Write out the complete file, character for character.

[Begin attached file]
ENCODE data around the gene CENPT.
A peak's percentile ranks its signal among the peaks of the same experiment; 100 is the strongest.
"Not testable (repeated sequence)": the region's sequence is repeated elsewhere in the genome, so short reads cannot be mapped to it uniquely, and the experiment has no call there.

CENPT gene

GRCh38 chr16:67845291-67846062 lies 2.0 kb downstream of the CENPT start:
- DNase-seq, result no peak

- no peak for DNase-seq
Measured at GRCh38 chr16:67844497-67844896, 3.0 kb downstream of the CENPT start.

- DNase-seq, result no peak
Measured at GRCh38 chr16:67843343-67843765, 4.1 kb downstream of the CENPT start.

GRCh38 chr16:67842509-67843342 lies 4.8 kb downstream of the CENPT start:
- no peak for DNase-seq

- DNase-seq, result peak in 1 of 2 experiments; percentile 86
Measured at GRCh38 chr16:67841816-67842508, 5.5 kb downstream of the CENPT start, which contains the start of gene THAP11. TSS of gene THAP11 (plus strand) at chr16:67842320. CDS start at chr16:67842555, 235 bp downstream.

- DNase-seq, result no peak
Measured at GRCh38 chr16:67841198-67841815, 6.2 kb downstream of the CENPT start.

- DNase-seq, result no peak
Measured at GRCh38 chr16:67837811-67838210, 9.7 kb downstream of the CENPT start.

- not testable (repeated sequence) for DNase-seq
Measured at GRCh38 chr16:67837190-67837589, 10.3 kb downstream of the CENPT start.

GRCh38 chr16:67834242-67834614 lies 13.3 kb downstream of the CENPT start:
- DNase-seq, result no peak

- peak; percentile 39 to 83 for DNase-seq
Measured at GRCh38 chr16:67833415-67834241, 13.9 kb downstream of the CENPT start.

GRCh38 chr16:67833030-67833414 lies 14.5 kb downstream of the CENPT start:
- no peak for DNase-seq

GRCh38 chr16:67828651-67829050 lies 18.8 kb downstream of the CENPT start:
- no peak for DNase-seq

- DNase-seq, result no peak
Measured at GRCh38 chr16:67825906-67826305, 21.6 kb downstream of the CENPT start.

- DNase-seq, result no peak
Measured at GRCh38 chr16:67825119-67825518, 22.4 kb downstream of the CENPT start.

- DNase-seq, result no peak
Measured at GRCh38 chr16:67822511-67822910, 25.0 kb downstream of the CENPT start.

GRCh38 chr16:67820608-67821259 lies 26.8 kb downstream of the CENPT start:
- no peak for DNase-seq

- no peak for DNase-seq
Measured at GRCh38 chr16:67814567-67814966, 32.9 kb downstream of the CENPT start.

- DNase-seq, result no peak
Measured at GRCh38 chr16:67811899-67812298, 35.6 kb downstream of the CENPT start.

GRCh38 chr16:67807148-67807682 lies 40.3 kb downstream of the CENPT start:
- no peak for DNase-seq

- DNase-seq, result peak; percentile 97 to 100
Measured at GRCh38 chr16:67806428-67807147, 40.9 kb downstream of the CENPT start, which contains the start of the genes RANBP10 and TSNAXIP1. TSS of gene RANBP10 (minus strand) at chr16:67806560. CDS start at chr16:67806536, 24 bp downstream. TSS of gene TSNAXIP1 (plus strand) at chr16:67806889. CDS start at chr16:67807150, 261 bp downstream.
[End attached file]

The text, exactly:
ENCODE data around the gene CENPT.
A peak's percentile ranks its signal among the peaks of the same experiment; 100 is the strongest.
"Not testable (repeated sequence)": the region's sequence is repeated elsewhere in the genome, so short reads cannot be mapped to it uniquely, and the experiment has no call there.

CENPT gene

GRCh38 chr16:67845291-67846062 lies 2.0 kb downstream of the CENPT start:
- DNase-seq, result no peak

- no peak for DNase-seq
Measured at GRCh38 chr16:67844497-67844896, 3.0 kb downstream of the CENPT start.

- DNase-seq, result no peak
Measured at GRCh38 chr16:67843343-67843765, 4.1 kb downstream of the CENPT start.

GRCh38 chr16:67842509-67843342 lies 4.8 kb downstream of the CENPT start:
- no peak for DNase-seq

- DNase-seq, result peak in 1 of 2 experiments; percentile 86
Measured at GRCh38 chr16:67841816-67842508, 5.5 kb downstream of the CENPT start, which contains the start of gene THAP11. TSS of gene THAP11 (plus strand) at chr16:67842320. CDS start at chr16:67842555, 235 bp downstream.

- DNase-seq, result no peak
Measured at GRCh38 chr16:67841198-67841815, 6.2 kb downstream of the CENPT start.

- DNase-seq, result no peak
Measured at GRCh38 chr16:67837811-67838210, 9.7 kb downstream of the CENPT start.

- not testable (repeated sequence) for DNase-seq
Measured at GRCh38 chr16:67837190-67837589, 10.3 kb downstream of the CENPT start.

GRCh38 chr16:67834242-67834614 lies 13.3 kb downstream of the CENPT start:
- DNase-seq, result no peak

- peak; percentile 39 to 83 for DNase-seq
Measured at GRCh38 chr16:67833415-67834241, 13.9 kb downstream of the CENPT start.

GRCh38 chr16:67833030-67833414 lies 14.5 kb downstream of the CENPT start:
- no peak for DNase-seq

GRCh38 chr16:67828651-67829050 lies 18.8 kb downstream of the CENPT start:
- no peak for DNase-seq

- DNase-seq, result no peak
Measured at GRCh38 chr16:67825906-67826305, 21.6 kb downstream of the CENPT start.

- DNase-seq, result no peak
Measured at GRCh38 chr16:67825119-67825518, 22.4 kb downstream of the CENPT start.

- DNase-seq, result no peak
Measured at GRCh38 chr16:67822511-67822910, 25.0 kb downstream of the CENPT start.

GRCh38 chr16:67820608-67821259 lies 26.8 kb downstream of the CENPT start:
- no peak for DNase-seq

- no peak for DNase-seq
Measured at GRCh38 chr16:67814567-67814966, 32.9 kb downstream of the CENPT start.

- DNase-seq, result no peak
Measured at GRCh38 chr16:67811899-67812298, 35.6 kb downstream of the CENPT start.

GRCh38 chr16:67807148-67807682 lies 40.3 kb downstream of the CENPT start:
- no peak for DNase-seq

- DNase-seq, result peak; percentile 97 to 100
Measured at GRCh38 chr16:67806428-67807147, 40.9 kb downstream of the CENPT start, which contains the start of the genes RANBP10 and TSNAXIP1. TSS of gene RANBP10 (minus strand) at chr16:67806560. CDS start at chr16:67806536, 24 bp downstream. TSS of gene TSNAXIP1 (plus strand) at chr16:67806889. CDS start at chr16:67807150, 261 bp downstream.